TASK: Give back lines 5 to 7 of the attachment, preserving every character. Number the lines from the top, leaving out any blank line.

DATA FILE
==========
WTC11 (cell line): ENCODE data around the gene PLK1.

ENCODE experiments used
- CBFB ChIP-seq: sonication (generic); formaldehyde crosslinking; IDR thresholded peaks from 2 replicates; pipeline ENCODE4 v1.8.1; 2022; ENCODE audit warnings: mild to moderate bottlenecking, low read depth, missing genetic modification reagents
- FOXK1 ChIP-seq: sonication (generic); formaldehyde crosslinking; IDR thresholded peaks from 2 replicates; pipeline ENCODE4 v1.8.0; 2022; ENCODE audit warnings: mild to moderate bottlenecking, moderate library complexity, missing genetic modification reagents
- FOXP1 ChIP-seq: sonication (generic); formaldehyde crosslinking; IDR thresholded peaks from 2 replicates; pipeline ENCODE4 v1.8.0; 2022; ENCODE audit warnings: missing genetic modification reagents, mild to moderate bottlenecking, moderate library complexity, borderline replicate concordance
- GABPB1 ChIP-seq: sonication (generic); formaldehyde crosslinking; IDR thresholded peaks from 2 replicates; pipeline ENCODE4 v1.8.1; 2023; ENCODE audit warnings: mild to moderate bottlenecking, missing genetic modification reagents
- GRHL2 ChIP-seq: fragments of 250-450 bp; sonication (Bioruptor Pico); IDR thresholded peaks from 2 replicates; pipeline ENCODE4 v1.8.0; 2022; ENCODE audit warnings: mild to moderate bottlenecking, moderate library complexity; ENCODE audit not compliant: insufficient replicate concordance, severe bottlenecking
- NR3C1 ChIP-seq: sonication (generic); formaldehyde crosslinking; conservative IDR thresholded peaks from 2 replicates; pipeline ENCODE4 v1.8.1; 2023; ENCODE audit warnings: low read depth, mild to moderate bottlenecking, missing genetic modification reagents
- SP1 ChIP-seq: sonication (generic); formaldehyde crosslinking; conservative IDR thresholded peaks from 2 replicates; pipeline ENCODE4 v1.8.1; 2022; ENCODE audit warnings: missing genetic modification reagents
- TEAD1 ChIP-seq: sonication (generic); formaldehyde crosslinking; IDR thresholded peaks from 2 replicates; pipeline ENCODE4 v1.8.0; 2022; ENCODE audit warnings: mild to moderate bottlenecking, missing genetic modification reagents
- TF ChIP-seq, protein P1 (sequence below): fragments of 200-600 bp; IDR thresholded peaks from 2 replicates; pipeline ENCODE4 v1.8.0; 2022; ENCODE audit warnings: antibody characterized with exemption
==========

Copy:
- FOXP1 ChIP-seq: sonication (generic); formaldehyde crosslinking; IDR thresholded peaks from 2 replicates; pipeline ENCODE4 v1.8.0; 2022; ENCODE audit warnings: missing genetic modification reagents, mild to moderate bottlenecking, moderate library complexity, borderline replicate concordance
- GABPB1 ChIP-seq: sonication (generic); formaldehyde crosslinking; IDR thresholded peaks from 2 replicates; pipeline ENCODE4 v1.8.1; 2023; ENCODE audit warnings: mild to moderate bottlenecking, missing genetic modification reagents
- GRHL2 ChIP-seq: fragments of 250-450 bp; sonication (Bioruptor Pico); IDR thresholded peaks from 2 replicates; pipeline ENCODE4 v1.8.0; 2022; ENCODE audit warnings: mild to moderate bottlenecking, moderate library complexity; ENCODE audit not compliant: insufficient replicate concordance, severe bottlenecking